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Mexico Looks to Reduce its Trade Deficit with China, One Tequila Shot at a Time
Here’s how to celebrate the new Tequila Agreement.
China’s Bling Dynasty is thirsty for tequila, and with each passing toast last week at the National Palace in Mexico City, Chinese president Xi Jinping and Mexico’s own Enrique Peña Nieto forgot all about their countrys’ past differences. There was that time in 2009 when China quarantined all Mexicans traveling to China over the H1N1 scare. And who can forget when Mexico received the Dalai Lama in 2011? It made China so mad they actually gave up Mexican pork.
There is still the sticky subject of Taiwan. One tequila, two tequila, three tequila—who? They didn’t even mention the subject at all (Mexico does not recognize Taiwan), but what they did talk about was getting a whole lot of tequila—sorry, mezcal—into China and to bring back that delicious Mexican pork. This is being called The Tequila Agreement. China will reciprocate by investing in Mexico in the areas of infrastructure for energy and mining.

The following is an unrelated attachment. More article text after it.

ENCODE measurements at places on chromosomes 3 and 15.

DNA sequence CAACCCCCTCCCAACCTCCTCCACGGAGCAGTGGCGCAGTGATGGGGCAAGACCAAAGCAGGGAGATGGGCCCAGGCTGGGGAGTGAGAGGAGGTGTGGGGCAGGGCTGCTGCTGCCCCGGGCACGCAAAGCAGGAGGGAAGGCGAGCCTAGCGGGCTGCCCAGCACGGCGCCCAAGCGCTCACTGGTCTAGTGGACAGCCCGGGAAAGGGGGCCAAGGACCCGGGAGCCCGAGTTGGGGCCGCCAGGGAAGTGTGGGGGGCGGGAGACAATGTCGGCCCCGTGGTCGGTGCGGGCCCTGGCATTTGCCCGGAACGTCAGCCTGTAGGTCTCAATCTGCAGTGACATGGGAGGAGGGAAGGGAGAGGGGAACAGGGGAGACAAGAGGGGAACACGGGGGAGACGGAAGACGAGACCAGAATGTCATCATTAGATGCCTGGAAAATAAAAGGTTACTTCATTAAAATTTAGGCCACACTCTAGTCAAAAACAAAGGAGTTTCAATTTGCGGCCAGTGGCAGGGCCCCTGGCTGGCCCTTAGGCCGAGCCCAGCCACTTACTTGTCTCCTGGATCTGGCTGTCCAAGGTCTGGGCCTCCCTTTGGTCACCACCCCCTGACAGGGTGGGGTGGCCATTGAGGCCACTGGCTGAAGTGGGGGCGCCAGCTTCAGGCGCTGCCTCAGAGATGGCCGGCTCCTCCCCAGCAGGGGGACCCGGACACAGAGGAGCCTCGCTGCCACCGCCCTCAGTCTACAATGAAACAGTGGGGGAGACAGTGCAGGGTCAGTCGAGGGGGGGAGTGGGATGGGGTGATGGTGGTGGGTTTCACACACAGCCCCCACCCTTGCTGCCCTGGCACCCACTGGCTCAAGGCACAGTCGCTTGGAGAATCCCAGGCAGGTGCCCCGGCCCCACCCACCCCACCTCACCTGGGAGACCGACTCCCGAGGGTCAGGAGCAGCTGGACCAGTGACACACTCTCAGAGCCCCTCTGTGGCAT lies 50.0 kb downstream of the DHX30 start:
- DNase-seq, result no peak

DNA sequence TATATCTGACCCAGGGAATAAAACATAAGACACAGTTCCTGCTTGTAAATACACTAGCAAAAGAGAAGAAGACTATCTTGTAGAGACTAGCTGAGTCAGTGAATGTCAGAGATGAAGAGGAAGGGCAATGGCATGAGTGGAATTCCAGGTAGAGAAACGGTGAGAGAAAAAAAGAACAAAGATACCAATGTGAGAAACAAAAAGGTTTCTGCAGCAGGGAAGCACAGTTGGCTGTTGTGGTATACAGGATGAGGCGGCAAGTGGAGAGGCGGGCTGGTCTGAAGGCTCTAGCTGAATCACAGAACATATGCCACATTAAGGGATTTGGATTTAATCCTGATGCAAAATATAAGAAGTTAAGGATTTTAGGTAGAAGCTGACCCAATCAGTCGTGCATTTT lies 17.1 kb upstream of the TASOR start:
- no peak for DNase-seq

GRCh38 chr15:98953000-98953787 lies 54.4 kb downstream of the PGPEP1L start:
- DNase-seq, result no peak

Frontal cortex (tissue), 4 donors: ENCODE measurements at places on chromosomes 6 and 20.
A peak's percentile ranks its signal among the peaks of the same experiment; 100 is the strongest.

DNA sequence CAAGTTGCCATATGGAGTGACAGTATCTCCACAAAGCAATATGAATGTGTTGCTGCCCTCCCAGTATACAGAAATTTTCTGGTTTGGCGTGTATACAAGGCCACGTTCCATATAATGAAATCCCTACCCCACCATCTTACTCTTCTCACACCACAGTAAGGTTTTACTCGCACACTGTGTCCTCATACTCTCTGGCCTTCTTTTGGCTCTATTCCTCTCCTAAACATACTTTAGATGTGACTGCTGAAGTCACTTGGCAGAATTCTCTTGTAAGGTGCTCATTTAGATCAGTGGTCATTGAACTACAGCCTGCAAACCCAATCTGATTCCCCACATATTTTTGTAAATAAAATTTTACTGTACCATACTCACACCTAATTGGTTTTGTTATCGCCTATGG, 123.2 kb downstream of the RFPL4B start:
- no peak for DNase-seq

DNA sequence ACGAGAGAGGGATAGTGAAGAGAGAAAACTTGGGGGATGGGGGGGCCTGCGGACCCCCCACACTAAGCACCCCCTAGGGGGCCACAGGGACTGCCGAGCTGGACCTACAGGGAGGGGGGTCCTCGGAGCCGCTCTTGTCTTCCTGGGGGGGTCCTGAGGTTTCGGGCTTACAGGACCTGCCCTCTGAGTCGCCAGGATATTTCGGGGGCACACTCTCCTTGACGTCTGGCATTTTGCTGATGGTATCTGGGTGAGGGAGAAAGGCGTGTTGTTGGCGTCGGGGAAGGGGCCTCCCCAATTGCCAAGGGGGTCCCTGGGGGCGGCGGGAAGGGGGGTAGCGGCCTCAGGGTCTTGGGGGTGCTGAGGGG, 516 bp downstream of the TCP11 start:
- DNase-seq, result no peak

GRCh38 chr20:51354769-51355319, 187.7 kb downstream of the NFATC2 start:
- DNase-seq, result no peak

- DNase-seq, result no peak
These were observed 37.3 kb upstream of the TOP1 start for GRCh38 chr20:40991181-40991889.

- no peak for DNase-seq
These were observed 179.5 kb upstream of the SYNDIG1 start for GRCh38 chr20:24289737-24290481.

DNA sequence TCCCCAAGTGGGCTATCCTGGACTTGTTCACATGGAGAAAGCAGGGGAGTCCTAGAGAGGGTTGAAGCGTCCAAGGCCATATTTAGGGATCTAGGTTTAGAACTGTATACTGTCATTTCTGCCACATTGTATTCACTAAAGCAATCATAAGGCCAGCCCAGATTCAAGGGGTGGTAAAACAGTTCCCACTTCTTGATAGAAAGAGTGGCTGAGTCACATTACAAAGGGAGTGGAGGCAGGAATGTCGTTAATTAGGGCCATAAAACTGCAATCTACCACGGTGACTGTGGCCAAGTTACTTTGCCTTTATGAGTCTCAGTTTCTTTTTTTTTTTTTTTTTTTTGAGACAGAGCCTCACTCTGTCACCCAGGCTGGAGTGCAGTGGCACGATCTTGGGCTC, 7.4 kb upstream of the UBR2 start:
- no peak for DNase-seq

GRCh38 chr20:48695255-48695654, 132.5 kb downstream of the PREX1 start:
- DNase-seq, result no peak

China’s fetish for expensive Bordeauxs, Burgundies, and extravagant blends from Johnny Walker is well known, but will they follow suit with tequila? Perhaps Partida Elegante ($350) and Rey Sol Anejo ($400) will start showing up at the Duty Free in Shanghai and Hong Kong. Ballers may now want to get a cocktail waitress to pop open a bottle of Jose Cuervo 1800 Coleccion ($1800) at their private table; the standard 750 ml Grand Cru Bordeaux bottling looks positively passé in comparison.
Want to celebrate the new international accord here in town? Finding these luxe bottles in L.A. is not hard if you know where to look. Downtown’s Rivera has the city’s largest collection of ultra tequilas. Lotería Grill on Sunset has Rey Sol, as well as Selecion Suprema by Herradura. Over in Santa Monica, find Milagro Unico at Mercado. Don’t bother sipping—just toss it back with wreckless abandon, like a Hong Kong millionaire.